We are pupils from Cedar Mount High School who have come together to produce a performance, documentary and digital resource about Girls in Gangs. This is a resource aimed at young people, teachers and youth workers to be used in schools, youth organisations and universities.
We wanted to make a resource that would help people to explore the complex and important issues around girls’ involvement in gangs. Anyone will benefit from looking into this subject because in society, we must all work together to solve challenging problems. This resource will also be useful for any engagement work with young people, people at risk of becoming involved with gangs or those already involved.
About the project
Union Street Media Arts worked with Cedar Mount Academy and Greater Manchester Police (GMP) to support pupils to develop and film their own drama piece as well as produce a documentary that will educate other girls and pupils and raise awareness about the real risks of gang involvement amongst their peers within their own school, other schools in Greater Manchester and beyond. They have been working together to understand and address the issues relating to gangs and to build capacity in addressing those issues.
Cedar Mount Academy initially recognised the need to look into the gang experience by consulting with girls and boys at the school through drama and police workshops. A main theme girls have voiced is the need for girls to be respected and supported to respect themselves and not get labelled as a ‘slag’ or ‘sket’. Over the recent years, GMP have experienced an increase in violence and sexual assaults by young males against girls. The Home Office’s gang and youth violence strategy focuses on supporting local partnerships to respond effectively and has targeted 3 force areas (London, Greater Manchester and the West Midlands). Through their Communities Against Guns, Gangs and Knives Fund the Home Office have focussed on supporting voluntary sector organisations in those areas working with young people at risk of involvement in gang and subsequently have funded us £10,000 to do this project.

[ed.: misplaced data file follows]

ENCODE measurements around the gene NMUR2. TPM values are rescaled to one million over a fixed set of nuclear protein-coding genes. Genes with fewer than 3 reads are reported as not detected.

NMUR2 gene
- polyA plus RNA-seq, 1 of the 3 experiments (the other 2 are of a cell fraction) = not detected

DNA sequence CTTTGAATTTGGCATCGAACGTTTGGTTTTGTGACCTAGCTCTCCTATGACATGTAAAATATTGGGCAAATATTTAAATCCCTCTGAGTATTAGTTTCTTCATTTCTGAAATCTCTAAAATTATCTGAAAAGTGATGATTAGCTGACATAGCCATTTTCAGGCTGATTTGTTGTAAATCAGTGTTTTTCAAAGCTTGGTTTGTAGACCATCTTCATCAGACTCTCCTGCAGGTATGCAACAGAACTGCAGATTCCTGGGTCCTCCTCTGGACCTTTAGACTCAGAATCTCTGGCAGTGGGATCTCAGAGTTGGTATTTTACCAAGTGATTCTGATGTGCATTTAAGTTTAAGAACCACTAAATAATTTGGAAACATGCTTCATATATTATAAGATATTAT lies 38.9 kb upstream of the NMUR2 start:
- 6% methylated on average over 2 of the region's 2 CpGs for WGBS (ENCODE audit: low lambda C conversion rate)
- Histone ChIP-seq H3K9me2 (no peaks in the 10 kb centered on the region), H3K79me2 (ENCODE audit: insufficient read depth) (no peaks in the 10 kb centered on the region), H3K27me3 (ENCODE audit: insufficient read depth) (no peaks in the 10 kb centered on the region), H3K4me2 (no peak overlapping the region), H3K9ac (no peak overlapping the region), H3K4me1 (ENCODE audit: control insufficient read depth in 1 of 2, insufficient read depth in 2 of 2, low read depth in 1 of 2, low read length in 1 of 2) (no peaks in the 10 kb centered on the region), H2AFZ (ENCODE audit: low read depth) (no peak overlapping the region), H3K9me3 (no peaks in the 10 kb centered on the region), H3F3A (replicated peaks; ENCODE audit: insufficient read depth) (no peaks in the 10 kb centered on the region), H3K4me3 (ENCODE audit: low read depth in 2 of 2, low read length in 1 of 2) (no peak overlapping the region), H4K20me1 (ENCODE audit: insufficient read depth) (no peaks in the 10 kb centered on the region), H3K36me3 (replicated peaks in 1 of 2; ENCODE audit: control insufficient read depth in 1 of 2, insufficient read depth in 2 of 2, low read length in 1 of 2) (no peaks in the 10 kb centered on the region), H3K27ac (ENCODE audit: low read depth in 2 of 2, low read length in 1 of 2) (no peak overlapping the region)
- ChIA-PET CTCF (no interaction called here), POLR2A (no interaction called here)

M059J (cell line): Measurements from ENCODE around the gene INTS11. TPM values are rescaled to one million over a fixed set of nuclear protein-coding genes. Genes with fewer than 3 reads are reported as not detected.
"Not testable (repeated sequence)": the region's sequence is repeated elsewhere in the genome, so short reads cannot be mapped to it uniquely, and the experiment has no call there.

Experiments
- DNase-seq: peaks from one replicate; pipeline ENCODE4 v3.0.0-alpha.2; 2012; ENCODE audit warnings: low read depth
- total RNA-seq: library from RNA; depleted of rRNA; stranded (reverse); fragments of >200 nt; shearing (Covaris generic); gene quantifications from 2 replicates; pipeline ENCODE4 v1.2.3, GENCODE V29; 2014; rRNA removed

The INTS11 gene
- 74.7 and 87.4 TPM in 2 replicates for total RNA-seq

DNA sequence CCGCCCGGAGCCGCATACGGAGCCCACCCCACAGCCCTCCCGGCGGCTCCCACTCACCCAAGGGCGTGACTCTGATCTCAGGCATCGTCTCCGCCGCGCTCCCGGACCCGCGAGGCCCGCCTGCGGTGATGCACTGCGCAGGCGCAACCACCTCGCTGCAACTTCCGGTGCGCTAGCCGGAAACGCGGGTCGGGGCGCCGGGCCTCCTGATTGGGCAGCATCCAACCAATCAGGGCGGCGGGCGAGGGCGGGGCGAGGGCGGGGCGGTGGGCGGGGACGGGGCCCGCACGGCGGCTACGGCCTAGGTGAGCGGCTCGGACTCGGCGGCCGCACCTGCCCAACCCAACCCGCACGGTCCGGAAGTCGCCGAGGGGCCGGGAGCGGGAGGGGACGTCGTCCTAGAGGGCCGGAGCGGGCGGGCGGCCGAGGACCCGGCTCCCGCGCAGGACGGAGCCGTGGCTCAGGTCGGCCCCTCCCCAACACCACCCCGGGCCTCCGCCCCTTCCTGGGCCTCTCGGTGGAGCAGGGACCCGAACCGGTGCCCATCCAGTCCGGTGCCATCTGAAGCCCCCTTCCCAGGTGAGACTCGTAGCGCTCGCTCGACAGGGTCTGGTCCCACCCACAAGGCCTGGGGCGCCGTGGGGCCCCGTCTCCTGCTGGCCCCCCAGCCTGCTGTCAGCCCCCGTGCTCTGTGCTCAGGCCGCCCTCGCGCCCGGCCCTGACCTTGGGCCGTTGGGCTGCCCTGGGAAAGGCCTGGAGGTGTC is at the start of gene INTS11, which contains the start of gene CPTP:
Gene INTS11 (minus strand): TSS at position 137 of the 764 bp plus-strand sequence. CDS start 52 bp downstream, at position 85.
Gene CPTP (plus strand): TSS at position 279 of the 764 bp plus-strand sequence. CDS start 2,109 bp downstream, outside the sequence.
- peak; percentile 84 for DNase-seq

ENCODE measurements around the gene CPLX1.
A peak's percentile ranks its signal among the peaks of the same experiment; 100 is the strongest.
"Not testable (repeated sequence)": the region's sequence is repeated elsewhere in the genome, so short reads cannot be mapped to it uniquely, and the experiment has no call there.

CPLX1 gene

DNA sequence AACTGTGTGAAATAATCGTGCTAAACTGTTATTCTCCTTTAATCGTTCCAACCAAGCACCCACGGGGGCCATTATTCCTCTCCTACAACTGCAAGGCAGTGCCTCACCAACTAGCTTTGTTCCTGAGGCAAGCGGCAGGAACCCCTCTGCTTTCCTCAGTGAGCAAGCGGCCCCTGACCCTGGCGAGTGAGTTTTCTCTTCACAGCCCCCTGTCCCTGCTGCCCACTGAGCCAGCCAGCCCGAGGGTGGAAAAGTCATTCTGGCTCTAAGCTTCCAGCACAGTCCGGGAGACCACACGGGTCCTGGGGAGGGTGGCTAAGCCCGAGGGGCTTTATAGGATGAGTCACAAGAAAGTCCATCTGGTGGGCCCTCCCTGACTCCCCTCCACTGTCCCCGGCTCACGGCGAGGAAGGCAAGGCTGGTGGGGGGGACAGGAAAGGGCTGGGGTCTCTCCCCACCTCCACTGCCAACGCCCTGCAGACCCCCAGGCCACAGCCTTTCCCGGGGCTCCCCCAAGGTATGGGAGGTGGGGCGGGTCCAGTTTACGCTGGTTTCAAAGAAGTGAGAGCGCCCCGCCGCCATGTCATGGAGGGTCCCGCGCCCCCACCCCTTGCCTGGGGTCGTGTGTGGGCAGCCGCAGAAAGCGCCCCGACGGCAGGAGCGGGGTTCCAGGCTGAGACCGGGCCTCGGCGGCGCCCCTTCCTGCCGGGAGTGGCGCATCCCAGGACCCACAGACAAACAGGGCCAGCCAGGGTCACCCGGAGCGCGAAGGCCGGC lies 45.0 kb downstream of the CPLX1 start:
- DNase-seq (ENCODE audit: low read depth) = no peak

Alexander, Hallsworth and Young in three pieces of research in 2005 and 2008, state that there is not much research available in the UK looking into the details of girl’s involvement in gangs and focus instead more on the existence of gangs suggesting a lack of information on the experiences of girls. Further to this, the Race on the Agenda (2011) research paper ‘This Is It, This Is My Life’ has evidenced the need for intervention and gang education to address the needs and explore the experiences of girls (as gang members, peers, girlfriends, siblings and parents). In addition, ‘Youth Gangs, Sexual Violence and Sexual Exploitation’ (2011) suggest broad characteristics of girl’s involvement and ways into gangs that point to the existence of a greater diversity of experience, ‘gang culture’ and motivation for becoming involved than we may be aware of.
The young people that were involved in the development of the project believe that girls need to be educated at year 7 to not start relationships with gang members. The best way they thought this could be done is by informing and educating their peers about some of the real facts and risk through drama and film thus.
More information about the project, it’s approach, partnerships, ideas for sessions and activities and other resources can be found in the resources page under ‘Project Resources’.
Contact Natasha Boojihawon, CAGGK Girls in Gangs Project Manager, Union Street Media Arts CIC, firstname.lastname@example.org